T-Fest, part 1

SO a number of years ago I helped start a small film fest, more of an informal get-together, really, called T-Fest. Yes, the parody element, from “B-Fest“, is obvious, and it was held in Texas, but the T actually stands for “Tyrannosaurus”, the rationale being that we always close with a dinosaur flick. It grew out of my desire to have such a get-together with my fellow B-Masters in the Summer, especially once it became obvious that the New Orleans Worst Film Festival wasn’t coming back. It rapidly outgrew my dream of a few guys in my living room to a venue of its own at a local hotel, then another founding member, Sandy Peterson, realized he had access to a venue for free, and that was it: we moved to Dallas.

Plano, to be precise. At the SMU Guildhall, where Sandy teaches game design. There were a few problems this year: the Guildhall is undergoing renovation, and a new security regime was throwing around its weight, demanding we leave the premises by 10PM, whereas in previous years there was no problem in us staying until midnight or beyond. Well, never mind; we improvised, and all that. Lost a movie or two, but endeavored to persevere and all that rot.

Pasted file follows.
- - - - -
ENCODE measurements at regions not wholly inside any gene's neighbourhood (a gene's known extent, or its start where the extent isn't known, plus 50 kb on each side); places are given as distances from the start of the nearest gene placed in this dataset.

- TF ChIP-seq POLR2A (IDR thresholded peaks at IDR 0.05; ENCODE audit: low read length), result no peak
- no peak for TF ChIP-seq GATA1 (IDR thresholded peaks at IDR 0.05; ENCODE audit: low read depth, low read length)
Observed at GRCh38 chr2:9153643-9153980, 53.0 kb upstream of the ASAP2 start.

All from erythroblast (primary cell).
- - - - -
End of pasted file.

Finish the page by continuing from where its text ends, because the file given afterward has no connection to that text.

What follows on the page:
Having missed the memo that we were starting at 10AM rather than 10:30, we missed the first few minutes of Gorilla At Large, a pretty well-produced 1954 thriller about some murders at a carnival that seem to be the work of the resident gorilla (back in the days when finding yourself in a room with a gorilla was a death warrant). But there’s also a gorilla suit floating around, too, so maybe somebody wearing the suit is committing the murders. And all the characters are too stupid to see the difference between the suit and the real gorilla ( alright, the better gorilla suit, but you know what I mean).